NoguerasBlanchard is pleased to present a second solo exhibition of Spanish artist Juan López (Alto Maliaño, 1979).
Juan López’s work explores the aesthetic possibilities of the urban environment. Informed by a profound interest in associating language as it evolves on the street with the various artistic codes within the scope of the private and the institutional, his interventions propose a round-trip journey introducing the urban space within the exhibition venue and making a point of contact between the exterior and interior. Fusing together found and invented imagery, his work describes a kind of urban poetry, underlined by its ironic rather than utopian nature.
This exhibition emphasizes the artist’s interest in language. Most of Juan López’s projects involve a linguistic game, incorporating advertising messages, slogans and street signs into his word-play. The work’s titles for instance reveal how fundamental the engagement with the semiotic system of language is to Lopez’s practice. Here, the exhibition’s title refers to the words text andtexture, which when read together convey a whole new meaning (the word tesitura, denotes a specific situation or to be at a particular juncture).
López maintains a close dialogue with architecture. The works featured in TEXT Y TURA are created through the artist’s direct engagement with the gallery space, focusing on specific architectural details. Whereas in previous projects López’s monumental wall drawings using adhesive tape and vinyl have visually and conceptually opened up and manipulated architectural spaces, here his work shifts towards a more direct and sculptural intervention, generating a new perception of reality that responds to his interest in simulation, through distorting volumes or textures. For Juan López, architecture represents a solid, stagnant and immobile structure, which he aims to alter and recompose into new constellations.
The work CONTRA (2015) shows the corrosive effect of a sand-blasting machine against the surface of the gallery wall. Layers of paint have been eroded in an action carried out by the artist, to expose the word that gives the work its title. This type of equipment is used in the removal of paint and graffiti from buildings. In this case the intention is not to clean but rather, to mark the wall in a process of drawing through erasing. The type font is based on the negative of a decorative ornament located on a pipe within the gallery, establishing a relationship between architecture and typographic design.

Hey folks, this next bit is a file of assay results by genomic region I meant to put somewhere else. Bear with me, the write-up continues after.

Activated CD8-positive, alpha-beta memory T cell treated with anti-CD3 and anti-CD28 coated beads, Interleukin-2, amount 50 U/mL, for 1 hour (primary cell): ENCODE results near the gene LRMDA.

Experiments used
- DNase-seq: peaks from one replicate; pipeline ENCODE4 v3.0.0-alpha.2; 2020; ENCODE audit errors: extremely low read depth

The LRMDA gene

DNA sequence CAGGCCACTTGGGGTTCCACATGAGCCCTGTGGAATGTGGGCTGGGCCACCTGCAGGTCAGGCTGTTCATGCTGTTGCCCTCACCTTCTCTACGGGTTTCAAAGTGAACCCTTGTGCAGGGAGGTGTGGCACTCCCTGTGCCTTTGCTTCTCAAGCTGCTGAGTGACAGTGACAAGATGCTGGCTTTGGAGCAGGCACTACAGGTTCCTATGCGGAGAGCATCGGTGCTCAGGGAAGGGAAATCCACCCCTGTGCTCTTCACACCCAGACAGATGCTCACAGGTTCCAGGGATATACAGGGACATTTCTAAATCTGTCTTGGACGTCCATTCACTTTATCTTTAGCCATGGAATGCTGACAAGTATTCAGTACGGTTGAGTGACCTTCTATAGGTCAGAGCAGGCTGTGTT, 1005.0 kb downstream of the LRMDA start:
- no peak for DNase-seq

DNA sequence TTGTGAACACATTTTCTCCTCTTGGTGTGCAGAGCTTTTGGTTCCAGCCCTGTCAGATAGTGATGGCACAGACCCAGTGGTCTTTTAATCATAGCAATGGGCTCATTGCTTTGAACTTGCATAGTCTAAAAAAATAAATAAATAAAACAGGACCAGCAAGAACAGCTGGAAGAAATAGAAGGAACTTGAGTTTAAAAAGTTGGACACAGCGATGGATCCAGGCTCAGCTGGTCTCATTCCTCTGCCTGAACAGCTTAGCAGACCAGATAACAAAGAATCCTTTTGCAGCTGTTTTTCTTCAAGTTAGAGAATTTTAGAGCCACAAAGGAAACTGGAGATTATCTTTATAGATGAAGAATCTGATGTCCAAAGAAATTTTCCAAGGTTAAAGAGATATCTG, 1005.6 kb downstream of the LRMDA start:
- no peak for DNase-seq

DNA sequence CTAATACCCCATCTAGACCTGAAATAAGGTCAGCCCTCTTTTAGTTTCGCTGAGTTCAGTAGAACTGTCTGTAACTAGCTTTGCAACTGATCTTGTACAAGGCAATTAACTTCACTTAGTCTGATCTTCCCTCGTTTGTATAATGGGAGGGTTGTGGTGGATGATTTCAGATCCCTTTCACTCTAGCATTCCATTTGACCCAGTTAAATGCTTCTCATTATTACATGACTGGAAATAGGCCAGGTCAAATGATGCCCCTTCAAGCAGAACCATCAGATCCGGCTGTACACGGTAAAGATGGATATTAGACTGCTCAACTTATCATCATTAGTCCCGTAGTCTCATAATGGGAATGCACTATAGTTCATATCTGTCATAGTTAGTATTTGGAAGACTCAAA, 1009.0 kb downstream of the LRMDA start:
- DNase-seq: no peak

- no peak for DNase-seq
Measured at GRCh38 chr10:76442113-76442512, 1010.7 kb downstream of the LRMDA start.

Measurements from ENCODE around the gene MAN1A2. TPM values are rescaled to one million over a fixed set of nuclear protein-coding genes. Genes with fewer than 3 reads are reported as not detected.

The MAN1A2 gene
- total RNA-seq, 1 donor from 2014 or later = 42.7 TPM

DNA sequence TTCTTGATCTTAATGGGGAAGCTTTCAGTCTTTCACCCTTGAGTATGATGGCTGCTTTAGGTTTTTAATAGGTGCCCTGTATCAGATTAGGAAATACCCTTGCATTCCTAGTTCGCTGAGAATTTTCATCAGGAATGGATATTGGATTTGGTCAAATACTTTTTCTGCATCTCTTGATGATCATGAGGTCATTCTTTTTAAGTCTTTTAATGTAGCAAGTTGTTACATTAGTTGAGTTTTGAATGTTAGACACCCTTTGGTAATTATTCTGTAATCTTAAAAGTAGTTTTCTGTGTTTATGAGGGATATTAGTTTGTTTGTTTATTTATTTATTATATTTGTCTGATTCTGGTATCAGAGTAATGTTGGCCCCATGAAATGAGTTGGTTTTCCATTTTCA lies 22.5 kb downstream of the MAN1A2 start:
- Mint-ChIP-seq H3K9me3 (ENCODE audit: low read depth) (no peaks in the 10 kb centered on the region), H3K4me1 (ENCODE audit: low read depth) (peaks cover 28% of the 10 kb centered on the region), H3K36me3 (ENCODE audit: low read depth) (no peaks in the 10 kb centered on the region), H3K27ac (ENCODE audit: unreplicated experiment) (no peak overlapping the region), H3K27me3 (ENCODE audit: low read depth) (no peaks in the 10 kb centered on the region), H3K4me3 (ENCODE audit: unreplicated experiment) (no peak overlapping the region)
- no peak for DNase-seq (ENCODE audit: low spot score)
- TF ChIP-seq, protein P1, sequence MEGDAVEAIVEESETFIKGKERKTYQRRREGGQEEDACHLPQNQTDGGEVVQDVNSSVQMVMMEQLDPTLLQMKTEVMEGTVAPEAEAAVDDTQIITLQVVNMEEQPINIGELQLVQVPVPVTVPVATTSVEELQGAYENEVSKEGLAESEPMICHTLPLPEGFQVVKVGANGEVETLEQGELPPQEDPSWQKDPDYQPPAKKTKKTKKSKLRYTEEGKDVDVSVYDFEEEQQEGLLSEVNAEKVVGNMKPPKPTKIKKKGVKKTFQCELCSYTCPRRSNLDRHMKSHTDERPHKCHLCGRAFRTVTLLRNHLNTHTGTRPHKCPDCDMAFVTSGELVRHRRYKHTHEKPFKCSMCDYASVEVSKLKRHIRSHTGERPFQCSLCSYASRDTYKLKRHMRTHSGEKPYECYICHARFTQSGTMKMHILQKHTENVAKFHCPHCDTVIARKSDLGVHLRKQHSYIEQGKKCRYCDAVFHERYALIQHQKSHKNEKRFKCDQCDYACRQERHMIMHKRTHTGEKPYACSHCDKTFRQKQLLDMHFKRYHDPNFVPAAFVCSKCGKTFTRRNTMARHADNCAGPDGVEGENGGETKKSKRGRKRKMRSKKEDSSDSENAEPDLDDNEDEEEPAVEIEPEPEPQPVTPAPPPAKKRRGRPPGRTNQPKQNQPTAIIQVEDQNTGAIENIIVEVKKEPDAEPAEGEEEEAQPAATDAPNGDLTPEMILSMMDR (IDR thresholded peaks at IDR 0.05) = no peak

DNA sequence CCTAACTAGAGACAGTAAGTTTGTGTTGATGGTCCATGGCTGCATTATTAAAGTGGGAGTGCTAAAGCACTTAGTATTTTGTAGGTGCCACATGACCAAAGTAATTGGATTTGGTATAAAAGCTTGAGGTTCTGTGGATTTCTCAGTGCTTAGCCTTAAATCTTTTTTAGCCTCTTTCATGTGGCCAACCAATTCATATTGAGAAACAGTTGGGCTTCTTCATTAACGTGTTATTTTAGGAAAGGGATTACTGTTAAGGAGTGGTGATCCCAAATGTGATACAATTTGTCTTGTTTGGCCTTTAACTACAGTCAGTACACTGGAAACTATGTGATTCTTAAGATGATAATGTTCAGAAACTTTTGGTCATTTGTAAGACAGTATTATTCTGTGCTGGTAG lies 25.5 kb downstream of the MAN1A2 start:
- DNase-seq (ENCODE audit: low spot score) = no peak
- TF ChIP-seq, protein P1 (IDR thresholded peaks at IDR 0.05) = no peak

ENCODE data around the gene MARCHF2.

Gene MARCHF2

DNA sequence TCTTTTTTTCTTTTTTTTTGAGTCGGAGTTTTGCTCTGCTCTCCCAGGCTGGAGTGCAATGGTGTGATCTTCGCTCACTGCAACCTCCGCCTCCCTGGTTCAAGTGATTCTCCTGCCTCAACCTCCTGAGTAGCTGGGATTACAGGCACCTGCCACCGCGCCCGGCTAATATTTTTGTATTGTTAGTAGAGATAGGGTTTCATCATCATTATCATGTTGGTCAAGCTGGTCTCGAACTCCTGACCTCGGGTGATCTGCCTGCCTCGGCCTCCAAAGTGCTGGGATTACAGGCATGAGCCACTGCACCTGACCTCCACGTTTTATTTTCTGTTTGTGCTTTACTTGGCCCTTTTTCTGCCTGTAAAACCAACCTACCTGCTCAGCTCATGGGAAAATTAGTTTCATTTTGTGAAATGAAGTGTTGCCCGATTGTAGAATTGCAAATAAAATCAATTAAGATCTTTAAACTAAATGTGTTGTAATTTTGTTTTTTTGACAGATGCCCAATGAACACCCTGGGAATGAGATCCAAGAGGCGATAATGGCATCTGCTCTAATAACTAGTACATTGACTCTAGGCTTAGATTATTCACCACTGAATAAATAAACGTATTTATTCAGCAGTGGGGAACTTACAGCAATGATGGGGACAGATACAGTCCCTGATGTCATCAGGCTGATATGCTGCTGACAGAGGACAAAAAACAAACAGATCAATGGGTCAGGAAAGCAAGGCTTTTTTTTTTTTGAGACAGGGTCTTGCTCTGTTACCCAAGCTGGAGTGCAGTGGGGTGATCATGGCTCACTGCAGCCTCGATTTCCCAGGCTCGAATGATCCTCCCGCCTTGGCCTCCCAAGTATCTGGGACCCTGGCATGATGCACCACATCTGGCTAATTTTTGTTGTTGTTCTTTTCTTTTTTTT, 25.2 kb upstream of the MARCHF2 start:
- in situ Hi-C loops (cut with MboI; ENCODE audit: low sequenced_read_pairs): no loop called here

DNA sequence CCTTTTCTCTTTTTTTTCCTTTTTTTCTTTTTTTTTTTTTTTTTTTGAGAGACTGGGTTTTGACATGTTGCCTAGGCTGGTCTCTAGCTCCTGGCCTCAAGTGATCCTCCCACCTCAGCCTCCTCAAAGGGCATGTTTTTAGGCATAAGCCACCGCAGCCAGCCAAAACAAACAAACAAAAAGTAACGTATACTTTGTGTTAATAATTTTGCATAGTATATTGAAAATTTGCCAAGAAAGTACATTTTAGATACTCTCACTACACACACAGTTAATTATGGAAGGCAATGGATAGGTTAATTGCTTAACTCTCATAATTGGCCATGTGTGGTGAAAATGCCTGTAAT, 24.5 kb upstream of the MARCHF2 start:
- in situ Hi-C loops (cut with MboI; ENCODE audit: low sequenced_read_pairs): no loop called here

At the centre of the space, the work OVER (2015) – a pun with the words over and the Spanish word movement – simulates the movement of one of the concrete blocks in the gallery’s supporting column. A captivating game of sculptural perception and visual illusion, this work draws attention to the concept of simulation related to the impossibility of modifying the established. This minimal three-dimensional gesture recalls previous works where the idea of movement causes a feeling of a destabilizing architecture, suggesting demolition. Commenting on the immutable quality of systems, forces and assumptions that structure our society and our experience, López alters, re-invents and ultimately re-constructs, in a form of poetic resistance.
Juan López lives and works in Madrid, Spain.
Solo exhibitions include: Thisorder, Project FRI:rum, Den Frie. Copenhagen, Denmark (2014);Ruinas Graves, ABC Museum, Madrid, Spain (2014); Between Walls. South Florida Art Center, Miami, USA (2013); The Space Invades, OK Centrum. Linz, Austria (2012); A la derriba, Centro de Arte La Panera, Lleida, Spain (2012); Tokyo Story 2010, Aoyama, TWS, Tokyo, Japan (2011);Hoy no aspiro a nada, Espai 13. Joan Miro Foundation, Barcelona, Spain (2008). Group exhibitions include: Destinazione Piazza, Sardinia, Italy (2014); Panorama. Arts Santa Monica, Barcelona, Spain (2014); Generaciones 2013, La Casa Encendida, Madrid, Spain (2013); Art Situations, A prospective look, Museo Patio Herreriano. Valladolid, Spain (2012); Regeneration: place, landscape and memory, Sofia Arsenal Museum for Contemporary Art, Bulgaria (2011); The 24 Steps and Joan Miró, National Museum of the Republic, Brasilia (2010); Interventions Valparaiso, Valparaiso, Chile (2010); AUTO. Dream and Matter, LABORAL Center for Art and Industrial Creation, Gijon and CA2M, Madrid, Spain (2009).